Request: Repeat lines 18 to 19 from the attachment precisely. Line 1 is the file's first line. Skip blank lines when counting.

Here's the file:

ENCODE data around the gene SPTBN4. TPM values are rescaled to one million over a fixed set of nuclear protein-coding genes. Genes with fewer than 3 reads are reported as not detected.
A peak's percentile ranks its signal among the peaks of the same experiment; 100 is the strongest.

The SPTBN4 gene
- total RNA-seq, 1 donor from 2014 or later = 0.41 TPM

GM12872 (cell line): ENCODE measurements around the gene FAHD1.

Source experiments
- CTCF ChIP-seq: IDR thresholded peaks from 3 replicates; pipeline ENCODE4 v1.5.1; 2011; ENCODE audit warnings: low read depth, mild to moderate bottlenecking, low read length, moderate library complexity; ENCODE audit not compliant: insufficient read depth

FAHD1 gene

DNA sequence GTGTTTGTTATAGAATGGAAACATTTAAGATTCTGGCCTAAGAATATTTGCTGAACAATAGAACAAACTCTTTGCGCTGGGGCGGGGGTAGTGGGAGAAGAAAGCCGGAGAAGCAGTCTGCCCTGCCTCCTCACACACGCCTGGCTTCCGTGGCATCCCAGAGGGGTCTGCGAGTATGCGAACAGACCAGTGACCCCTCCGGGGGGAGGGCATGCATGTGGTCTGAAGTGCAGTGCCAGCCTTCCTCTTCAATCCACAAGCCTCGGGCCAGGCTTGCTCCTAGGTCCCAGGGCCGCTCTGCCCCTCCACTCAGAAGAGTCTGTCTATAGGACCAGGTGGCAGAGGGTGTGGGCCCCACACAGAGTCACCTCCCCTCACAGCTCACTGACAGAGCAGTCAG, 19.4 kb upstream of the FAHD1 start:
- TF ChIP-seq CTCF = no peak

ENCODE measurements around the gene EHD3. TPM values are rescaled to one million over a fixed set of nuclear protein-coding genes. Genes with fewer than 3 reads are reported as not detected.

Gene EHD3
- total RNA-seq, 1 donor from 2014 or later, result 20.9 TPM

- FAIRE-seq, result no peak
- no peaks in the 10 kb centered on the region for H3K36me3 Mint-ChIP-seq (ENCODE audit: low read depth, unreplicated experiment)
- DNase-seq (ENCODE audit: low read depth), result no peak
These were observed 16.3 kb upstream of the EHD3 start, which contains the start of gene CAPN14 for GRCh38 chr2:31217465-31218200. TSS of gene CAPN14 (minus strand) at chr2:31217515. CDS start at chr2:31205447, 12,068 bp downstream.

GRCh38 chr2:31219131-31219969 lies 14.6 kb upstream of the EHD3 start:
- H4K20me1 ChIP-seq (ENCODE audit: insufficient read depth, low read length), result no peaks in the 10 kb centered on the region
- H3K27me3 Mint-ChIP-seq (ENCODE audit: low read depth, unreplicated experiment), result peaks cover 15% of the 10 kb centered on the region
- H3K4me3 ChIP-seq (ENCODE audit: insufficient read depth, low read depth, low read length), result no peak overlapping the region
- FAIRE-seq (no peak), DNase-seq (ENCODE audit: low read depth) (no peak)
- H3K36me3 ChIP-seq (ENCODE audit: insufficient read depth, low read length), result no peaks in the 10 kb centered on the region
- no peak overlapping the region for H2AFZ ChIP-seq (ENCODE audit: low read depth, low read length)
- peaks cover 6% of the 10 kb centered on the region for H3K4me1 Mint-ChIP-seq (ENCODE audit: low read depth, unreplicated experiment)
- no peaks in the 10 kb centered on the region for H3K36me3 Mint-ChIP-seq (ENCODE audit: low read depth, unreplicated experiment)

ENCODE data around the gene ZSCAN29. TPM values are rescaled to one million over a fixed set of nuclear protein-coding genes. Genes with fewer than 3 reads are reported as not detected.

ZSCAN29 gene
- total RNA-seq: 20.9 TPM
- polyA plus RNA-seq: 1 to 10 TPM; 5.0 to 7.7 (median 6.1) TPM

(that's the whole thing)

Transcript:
GRCh38 chr2:31219131-31219969 lies 14.6 kb upstream of the EHD3 start:
- H4K20me1 ChIP-seq (ENCODE audit: insufficient read depth, low read length), result no peaks in the 10 kb centered on the region